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Why New Hampshire Thinks It’s Smarter Than Iowa

Written by The Anand Market

Updated on:

Now that the Republican primary race has moved from Iowa to New Hampshire, some things will change.

The evangelical Christian social conservatism that dominates Iowa Republican politics is gone, replaced by fiscal hawkishness and a libertarian streak rooted in the Granite State’s “Live Free or Die” philosophy.

With Iowa entirely in the rearview mirror, expect to hear some variation of the phrase “Iowa picks corn, New Hampshire picks presidents,” a favorite local slogan that magnifies the state’s role in the nomination process. But ask Pat Buchanan and John McCain how winning New Hampshire in 1996 and 2000 catapulted them to the White House.

One thing is clear: New Hampshire Republicans think their focus on federal spending and the national debt makes them much smarter than their Iowa brethren, for whom abortion and transgender issues are at the forefront of their minds. the agenda.

“You have a more sophisticated electorate in New Hampshire,” said Ryan Williams, a Republican operative who got his start in the state working for Mitt Romney’s presidential campaigns. “New Hampshire voters exude rugged individualism and ironclad Yankee frugality. It’s a different situation.

Exit polls in Iowa suggest that many members of the state’s Republican caucus decided to support former President Donald J. Trump well before the final stretch of the campaign. New Hampshire voters have a well-deserved reputation for making decisions late. Mr. McCain’s victory in 2008 — which propelled him to the nomination — followed a final push on Mr. Romney and other rivals.

This year, former Gov. Nikki Haley of South Carolina is betting that there is enough elasticity among New Hampshire voters that her momentum can overtake Mr. Trump and Gov. Ron DeSantis of Florida.

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For weeks, she played into the vanity game of New Hampshire Republicans. When she said the state’s primary voters would “correct” the results of the Iowa caucuses, she echoed a long-held belief among Granite State Republicans that they had a better sense of type of the politician best placed to become the party’s presidential candidate. .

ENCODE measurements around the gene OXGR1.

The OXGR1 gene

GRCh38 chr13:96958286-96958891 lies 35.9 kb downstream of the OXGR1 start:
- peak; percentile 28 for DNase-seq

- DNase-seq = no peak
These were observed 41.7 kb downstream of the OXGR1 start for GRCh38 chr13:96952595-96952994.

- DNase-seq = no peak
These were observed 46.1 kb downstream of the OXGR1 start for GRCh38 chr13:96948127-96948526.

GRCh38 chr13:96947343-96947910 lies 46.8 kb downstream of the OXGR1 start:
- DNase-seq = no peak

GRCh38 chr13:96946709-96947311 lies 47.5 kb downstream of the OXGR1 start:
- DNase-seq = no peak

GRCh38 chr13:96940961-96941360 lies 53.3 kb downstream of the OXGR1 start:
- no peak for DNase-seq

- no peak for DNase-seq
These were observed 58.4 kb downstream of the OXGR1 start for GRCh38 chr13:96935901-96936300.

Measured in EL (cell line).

His remark earned him an attack announcement by Mr. DeSantis which was in heavy rotation on Iowa television. But the same sentiment is likely to earn him applause in New Hampshire.

“Based on the polls, we don’t know what’s going to happen next week,” Chris Ager, chairman of the New Hampshire Republican Party, said Tuesday on CNN. “We just have a very independent-minded electorate, and they’re not going to look at what happened in Iowa and make a decision based on that.”

Mr. DeSantis, who has accused both Mr. Trump and Ms. Haley of not being sufficiently dedicated to banning abortion and made his opposition to transgender rights central to the campaign, did not focused a lot on New Hampshire. He shifted his post-Iowa resources to South Carolina.

“People don’t choose their presidential candidate in New Hampshire based on their stance on transgender rights,” said Steve Duprey, a former McCain aide who was a Republican National Committee member from New Hampshire before being ousted for not being loyal enough to Mr. Trump.

Last year, Mr. Duprey supported Sen. Tim Scott of South Carolina in the presidential race. Then, when Mr. Scott withdrew, he threw his support behind Ms. Haley, and he is now working to rebuild the old McCain coalition to help prevent Mr. Trump from walking away with the nomination.

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The challenge facing Mr. Duprey is that, for much of the party, the old focus on fiscal issues has been replaced by the magnetism of Mr. Trump, who in 2016 won the state’s primary election with almost 20 percentage points. That contest all but dashed the hopes of several moderate rivals, including Jeb Bush, Marco Rubio and Chris Christie, and gave an improbable boost to John Kasich, who finished second.

Now, Ms. Haley’s chances of showing she can compete with Mr. Trump beyond next week could hinge on her ability to reincarnate herself as the next Mr. McCain as the campaign moves to her home state. origin, South Carolina. The big question is whether New Hampshire Republicans see it that way.